Review: Dead Can Dance – Anastasis

Artist: Dead Can Dance

Album: Anastasis

Label: PIAS

Date: 2012

Rating: 72 / 100


The opening track tells you everything you need to know, DCD are back like they never left.


It’s been 16 years since Lisa Gerrard & Brendan Perry entered a studio together and the result is something their fans have known since their first albums, their sum is far greater than their parts. During that 16 year hiatus Gerrard released a few collaborative albums and some soundtrack work, including the Grammy winning Gladiator soundtrack with Hans Zimmer, while Perry released what may well be the saddest solo release ever, 1999’s Eye of the Beholder

Designed on purpose to sound like a continuation of the DCD musical canon which ended with the 1996 release Spiritchaser, Anastasis (Greek for resurrection) holds up well, blending their newest muses (Morroco and Greece) to the core of the DCD sound, European folk and Middle Eastern fusion.

To my ear, the candy in this album is hidden in the centre. While the album as a whole is a fitting continuation of the DCD canon, it’s stand out tracks like Agape, Amnesia and Opium that best exemplify their new direction in sound.

Brendan Perry’s soulful baritone returns as does Lisa Gerrard’s wordless glossolalia (or language that is yet to be spoken – take your pick). Maybe these are the reasons that this album is not as compelling as it should be on multiple hearings. While there has been a progression in the instrumentation, the vocals haven’t grown or been influenced to the same extent.

Review: Alexander Tucker – Third Mouth

Artist: Alexander Tucker

Album: Third Mouth

Label: Thrill Jockey

Date: 2012

Rating: 89 / 100


I first heard Tucker from his previous album, 2011’s Dorwytch, his first LP for Thrill Jockey. To my ears, Dorwytch was Tucker’s best release to date. From that context this album was always going to struggle to sound as fresh and potent.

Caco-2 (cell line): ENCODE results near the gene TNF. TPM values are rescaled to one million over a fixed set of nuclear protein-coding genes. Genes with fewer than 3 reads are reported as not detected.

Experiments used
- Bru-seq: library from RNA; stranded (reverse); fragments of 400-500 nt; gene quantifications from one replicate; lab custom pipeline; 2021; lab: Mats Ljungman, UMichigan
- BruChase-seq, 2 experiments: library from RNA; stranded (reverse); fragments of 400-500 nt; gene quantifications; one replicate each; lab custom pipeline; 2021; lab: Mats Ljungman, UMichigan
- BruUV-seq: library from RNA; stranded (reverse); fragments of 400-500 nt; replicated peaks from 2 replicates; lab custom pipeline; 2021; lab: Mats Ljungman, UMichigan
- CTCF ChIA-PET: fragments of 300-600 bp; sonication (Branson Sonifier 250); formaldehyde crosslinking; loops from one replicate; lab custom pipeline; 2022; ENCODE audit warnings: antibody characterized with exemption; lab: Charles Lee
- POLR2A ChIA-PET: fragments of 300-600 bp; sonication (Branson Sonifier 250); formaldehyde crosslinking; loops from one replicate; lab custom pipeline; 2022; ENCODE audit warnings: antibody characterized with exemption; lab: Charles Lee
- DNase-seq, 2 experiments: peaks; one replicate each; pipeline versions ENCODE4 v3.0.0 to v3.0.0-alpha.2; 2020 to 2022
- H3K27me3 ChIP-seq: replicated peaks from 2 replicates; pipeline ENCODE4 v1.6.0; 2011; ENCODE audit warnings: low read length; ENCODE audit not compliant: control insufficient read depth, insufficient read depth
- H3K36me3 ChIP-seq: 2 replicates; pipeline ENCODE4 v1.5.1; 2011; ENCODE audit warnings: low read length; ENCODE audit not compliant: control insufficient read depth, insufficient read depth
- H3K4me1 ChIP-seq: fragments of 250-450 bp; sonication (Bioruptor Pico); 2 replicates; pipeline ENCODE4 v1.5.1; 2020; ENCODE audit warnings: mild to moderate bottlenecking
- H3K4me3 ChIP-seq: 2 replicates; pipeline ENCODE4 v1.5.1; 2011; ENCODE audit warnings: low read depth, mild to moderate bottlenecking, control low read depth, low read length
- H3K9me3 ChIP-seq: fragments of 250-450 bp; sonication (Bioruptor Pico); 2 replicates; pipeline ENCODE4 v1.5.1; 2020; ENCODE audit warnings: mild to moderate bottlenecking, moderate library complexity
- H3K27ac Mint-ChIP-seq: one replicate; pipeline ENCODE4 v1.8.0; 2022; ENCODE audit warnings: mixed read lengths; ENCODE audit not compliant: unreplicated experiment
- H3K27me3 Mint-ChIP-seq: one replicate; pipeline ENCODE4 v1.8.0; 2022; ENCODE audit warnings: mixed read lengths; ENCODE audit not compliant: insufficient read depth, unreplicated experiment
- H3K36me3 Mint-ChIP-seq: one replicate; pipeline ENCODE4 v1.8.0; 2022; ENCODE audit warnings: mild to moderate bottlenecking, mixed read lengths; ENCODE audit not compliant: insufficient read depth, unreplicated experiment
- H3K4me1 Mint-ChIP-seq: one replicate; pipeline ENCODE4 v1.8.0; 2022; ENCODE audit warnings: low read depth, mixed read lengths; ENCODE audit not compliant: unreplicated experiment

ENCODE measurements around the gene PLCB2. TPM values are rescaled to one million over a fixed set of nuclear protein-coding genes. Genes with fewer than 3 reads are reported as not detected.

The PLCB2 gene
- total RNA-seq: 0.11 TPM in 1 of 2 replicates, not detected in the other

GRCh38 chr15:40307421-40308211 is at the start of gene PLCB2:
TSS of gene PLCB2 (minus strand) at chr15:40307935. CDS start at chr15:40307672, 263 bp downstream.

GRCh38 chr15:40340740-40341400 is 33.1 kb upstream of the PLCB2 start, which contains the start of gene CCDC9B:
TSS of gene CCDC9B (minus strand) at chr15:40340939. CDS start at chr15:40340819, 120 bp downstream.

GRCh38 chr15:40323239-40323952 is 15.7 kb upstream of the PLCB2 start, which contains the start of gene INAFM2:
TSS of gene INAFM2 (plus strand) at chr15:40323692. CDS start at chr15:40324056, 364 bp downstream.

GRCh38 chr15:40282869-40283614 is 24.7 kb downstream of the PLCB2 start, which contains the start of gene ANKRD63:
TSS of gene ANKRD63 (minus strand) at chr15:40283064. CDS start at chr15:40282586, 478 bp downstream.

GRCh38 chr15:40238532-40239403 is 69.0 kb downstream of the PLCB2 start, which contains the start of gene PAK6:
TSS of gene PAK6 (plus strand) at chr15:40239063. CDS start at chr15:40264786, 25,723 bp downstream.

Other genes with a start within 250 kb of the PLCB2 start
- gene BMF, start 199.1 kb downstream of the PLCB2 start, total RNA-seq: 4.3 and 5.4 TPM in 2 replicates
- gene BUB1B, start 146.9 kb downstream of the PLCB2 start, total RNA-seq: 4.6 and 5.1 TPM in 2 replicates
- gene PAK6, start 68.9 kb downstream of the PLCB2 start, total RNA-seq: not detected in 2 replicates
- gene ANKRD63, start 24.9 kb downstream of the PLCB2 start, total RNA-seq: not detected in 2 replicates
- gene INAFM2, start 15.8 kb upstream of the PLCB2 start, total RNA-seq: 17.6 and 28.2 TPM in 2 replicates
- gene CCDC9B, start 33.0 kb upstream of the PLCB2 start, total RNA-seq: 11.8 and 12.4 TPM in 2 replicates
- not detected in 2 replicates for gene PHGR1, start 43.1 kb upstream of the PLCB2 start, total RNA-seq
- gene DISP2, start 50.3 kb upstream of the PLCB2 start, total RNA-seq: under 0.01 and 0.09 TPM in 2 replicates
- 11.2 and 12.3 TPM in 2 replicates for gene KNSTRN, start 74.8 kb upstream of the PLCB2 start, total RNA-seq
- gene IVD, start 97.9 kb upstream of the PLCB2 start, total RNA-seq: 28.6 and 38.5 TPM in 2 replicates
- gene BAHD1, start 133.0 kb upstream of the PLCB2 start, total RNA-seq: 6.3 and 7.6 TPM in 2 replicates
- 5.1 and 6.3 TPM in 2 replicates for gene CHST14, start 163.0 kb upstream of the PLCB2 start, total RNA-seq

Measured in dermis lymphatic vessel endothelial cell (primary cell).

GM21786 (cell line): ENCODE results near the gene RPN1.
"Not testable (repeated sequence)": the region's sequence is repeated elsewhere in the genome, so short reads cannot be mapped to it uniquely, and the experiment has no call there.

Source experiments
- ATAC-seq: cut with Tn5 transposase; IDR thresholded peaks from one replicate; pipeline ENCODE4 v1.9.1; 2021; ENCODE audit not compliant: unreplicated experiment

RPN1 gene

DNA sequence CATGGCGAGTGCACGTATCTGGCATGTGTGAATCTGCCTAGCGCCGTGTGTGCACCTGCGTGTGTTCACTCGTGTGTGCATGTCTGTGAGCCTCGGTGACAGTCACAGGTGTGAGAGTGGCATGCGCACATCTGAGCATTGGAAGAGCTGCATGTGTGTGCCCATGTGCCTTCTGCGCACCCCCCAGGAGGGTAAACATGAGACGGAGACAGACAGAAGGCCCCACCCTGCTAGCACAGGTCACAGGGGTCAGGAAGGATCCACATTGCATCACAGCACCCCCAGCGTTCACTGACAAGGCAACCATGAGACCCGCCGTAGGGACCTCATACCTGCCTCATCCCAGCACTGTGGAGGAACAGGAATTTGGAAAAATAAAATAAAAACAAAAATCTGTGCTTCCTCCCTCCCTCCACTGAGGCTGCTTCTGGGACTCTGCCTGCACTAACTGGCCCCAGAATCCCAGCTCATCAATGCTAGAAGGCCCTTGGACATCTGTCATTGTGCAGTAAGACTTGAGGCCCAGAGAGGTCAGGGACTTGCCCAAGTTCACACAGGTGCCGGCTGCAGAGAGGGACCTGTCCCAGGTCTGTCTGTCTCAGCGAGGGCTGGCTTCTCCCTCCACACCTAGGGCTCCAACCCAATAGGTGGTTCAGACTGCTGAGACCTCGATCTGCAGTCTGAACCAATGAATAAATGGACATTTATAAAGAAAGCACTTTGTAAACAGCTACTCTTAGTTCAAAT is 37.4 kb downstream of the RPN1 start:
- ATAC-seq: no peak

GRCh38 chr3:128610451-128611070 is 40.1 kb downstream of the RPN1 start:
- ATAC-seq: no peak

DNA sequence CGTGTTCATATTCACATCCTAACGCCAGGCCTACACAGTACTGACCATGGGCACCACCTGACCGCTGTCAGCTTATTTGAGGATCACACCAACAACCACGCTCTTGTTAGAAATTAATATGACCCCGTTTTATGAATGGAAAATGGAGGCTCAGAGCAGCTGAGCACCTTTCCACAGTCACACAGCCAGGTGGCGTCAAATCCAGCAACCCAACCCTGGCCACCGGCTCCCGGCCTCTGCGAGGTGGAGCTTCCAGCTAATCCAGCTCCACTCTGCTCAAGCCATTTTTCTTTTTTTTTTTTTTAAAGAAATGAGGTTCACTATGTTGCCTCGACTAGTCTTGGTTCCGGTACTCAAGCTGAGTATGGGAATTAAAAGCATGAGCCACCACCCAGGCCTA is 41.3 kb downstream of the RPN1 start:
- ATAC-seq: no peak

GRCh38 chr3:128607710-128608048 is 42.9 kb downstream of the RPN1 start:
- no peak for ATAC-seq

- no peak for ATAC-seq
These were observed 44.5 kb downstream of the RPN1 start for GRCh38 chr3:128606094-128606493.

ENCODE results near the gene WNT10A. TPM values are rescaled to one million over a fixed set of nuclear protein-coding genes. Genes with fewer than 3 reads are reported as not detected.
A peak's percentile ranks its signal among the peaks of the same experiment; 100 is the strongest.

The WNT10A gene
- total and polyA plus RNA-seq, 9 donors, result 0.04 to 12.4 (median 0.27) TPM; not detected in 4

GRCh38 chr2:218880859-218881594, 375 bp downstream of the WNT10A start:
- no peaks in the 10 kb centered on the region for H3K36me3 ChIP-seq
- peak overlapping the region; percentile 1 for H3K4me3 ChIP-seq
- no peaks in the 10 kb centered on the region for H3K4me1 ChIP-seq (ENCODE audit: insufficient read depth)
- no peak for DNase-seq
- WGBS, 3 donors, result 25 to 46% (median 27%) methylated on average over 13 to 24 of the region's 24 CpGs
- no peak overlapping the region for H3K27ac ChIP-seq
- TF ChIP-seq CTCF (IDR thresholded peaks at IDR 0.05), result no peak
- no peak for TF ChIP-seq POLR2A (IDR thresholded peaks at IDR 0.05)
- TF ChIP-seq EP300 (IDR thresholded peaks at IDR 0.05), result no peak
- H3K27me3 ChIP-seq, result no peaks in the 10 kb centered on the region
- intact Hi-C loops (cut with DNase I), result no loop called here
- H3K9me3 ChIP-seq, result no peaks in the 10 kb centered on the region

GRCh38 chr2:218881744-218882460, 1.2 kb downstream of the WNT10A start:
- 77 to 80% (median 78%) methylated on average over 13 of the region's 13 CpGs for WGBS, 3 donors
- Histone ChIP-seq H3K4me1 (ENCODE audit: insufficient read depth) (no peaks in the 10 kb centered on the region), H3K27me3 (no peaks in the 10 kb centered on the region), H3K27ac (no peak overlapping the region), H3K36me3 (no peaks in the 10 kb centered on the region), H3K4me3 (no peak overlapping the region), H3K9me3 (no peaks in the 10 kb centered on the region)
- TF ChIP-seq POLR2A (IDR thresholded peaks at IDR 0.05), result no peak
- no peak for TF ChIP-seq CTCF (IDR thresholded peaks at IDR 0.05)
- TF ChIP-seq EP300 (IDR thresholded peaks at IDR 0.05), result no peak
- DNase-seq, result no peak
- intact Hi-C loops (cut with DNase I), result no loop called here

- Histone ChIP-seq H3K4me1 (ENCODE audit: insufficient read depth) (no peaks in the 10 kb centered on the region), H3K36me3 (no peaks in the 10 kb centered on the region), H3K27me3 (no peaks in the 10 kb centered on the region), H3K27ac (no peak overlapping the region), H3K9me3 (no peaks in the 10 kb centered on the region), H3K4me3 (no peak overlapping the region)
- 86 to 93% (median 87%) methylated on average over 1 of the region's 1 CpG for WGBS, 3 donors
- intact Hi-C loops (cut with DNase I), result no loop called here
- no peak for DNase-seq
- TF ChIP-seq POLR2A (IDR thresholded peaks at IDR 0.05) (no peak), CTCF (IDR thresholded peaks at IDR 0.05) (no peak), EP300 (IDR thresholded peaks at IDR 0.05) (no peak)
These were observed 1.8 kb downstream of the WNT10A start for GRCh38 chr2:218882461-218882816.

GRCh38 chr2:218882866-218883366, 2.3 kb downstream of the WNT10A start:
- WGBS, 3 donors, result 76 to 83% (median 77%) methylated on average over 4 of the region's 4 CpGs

The creative force however, flows strong in this one as Tucker has seen a busy 12 months, recording solo, as a member of Grumbling Fur and Imbogodom. Thankfully Tucker is capable of delivering quantity with quality, a rare talent in the world of music.


Third Mouth delivers superbly, from the cover art (my favourite for 2012) to the lyrical content to the high watermark he reaches with his voice on this album compared to his earlier work reveals an artist who is striding forward and striving for more. He sounds more at one with his voice and its limits than on previous recordings a confidence that yields some very pretty results.


Tuckers use of cello, guitar, tamboura, electronics and voice, point to a brilliantly refined avant pop recording. All droned and blended together like a gothic psychedelic Van Gogh night-vision. Gothedelica anyone??


The more I listen the more I like about this album. Fewer tracks stand out in the mind because the standard is higher than on previous recordings. That being said, The Glass Axe, Mullioned View, Window Sill, Sitting in a Bardo Pond and RH are sublime examples of where Tucker is heading musically.


And did I mention the cello. Silky smooth dark Chocolate for the ears.